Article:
I also learned that to change education from the federal and state level, you need to create a constituency at the local level that will support the change and sustain it. We tried a lot of what are called categorical grants—earmarked funds—in California. Some of them had a temporary impact; some of them lasted because they created a constituency.

Special education is a good example of a powerful constituency that made things last. Vocational education had a strong constituency that weakened; so it tended to go away. And driver’s training, for example, had a weak constituency, and it went away. So my work is also focused on what state and federal reforms last, which ones go away without much of a trace, and which ones come back and cycle back…“ebb-and-flow,” it’s called. Professors David Tyack and Larry Cuban worked on this with me in understanding this.

Video Clip 3: Second term as California State Board President, learned that “For every ratchet-up of accountability, you need to ratchet up equally capacity building at the local level.”

(January 2015: 3:03:00)


After working on a state education policy think tank in California and nationally, I got my second chance at the state office. And what we’re doing now I think is more sophisticated and has a better chance of lasting.

So what are we doing?

We’re thoroughly aimed at the long-run change in the classroom through enhancing state policy instruments that can help that. But the change has to be local. So the state role has to be: yes, some accountability. We need to know which schools are doing well and not doing well. But for every ratchet-up of accountability, you need to ratchet up equally capacity building at the local level. So we come back to professional development, back to principal leadership, and how that will work.

So the first thing we did in California was to “de-categorize” lots of the funds. We had about 40 categories that we funded at the state level; they tended to chop everything up in small pieces. We de-categorized that through a local control funding formula. And then we created much stronger linkages for the locals to figure out how to improve instruction. So they have to do a local control accountability plan aimed at instructional improvement and pupil outcomes. So we pump more money into the system…we’ve created more teacher networks…we’ve refined our views on how professional development can be effective. And I think at that point we were really beginning to move this forward.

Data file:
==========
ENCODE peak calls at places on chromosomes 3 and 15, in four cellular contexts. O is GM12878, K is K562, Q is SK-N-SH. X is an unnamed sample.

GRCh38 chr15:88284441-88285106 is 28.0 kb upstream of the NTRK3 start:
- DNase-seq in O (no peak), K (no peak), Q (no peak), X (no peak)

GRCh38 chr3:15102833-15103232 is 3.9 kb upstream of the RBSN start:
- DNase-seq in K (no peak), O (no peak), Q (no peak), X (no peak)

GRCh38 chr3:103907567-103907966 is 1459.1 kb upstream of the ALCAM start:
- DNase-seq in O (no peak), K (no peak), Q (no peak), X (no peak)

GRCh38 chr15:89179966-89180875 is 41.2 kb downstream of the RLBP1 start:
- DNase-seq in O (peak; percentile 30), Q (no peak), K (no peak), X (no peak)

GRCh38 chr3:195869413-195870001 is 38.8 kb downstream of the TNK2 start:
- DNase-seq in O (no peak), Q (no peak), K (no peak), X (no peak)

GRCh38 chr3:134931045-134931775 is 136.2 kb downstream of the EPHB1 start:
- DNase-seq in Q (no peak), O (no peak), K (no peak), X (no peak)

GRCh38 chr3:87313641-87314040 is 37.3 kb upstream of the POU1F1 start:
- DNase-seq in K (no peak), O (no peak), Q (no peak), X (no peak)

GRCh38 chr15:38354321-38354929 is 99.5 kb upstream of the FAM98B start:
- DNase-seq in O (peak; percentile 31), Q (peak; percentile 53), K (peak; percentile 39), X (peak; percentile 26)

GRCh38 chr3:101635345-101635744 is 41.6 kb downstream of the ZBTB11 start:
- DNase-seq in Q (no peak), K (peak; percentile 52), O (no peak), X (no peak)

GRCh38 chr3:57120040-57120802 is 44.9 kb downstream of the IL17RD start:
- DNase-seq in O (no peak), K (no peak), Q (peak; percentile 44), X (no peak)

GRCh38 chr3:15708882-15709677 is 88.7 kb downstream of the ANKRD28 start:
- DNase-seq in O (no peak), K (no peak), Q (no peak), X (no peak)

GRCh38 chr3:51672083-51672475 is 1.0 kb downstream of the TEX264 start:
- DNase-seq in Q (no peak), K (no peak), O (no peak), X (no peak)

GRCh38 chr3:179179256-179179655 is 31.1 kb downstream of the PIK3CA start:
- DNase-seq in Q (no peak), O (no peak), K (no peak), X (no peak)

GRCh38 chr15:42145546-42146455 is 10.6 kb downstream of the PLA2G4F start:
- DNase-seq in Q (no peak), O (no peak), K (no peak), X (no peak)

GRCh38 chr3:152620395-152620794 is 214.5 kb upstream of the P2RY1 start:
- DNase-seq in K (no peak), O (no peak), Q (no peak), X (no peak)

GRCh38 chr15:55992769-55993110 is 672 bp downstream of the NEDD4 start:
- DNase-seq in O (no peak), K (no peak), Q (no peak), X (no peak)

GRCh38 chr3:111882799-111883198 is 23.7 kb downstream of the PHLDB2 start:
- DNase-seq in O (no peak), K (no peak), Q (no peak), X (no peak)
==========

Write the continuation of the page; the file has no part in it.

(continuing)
Our watchwords—and this would be my overview—are: “patience, persistence, and humility.”

It takes a long time to change schools and improve instruction. So you have to have patience. On the other hand, you have to have a set of initiatives you’re working with—capacity building, professional development, teacher networks, principal networks, school leadership. All of those you need.

You need to persist. We’re looking at Common Core being a five- to ten-year process.

And finally humility: in the 50 years, I’ve learned what I don’t know as well as a few things I do know. But actually improving classroom instruction is complex…has many factors. You need to blend the federal and state policy and instruments you’re using with the local context. You need to adapt to the local context with your state policy, and you need then to learn and to proceed with humility.

So that I think is my main lesson.


*Video clips are from “Michael Kirst – The Political Dynamics of American Education,” January 2015: .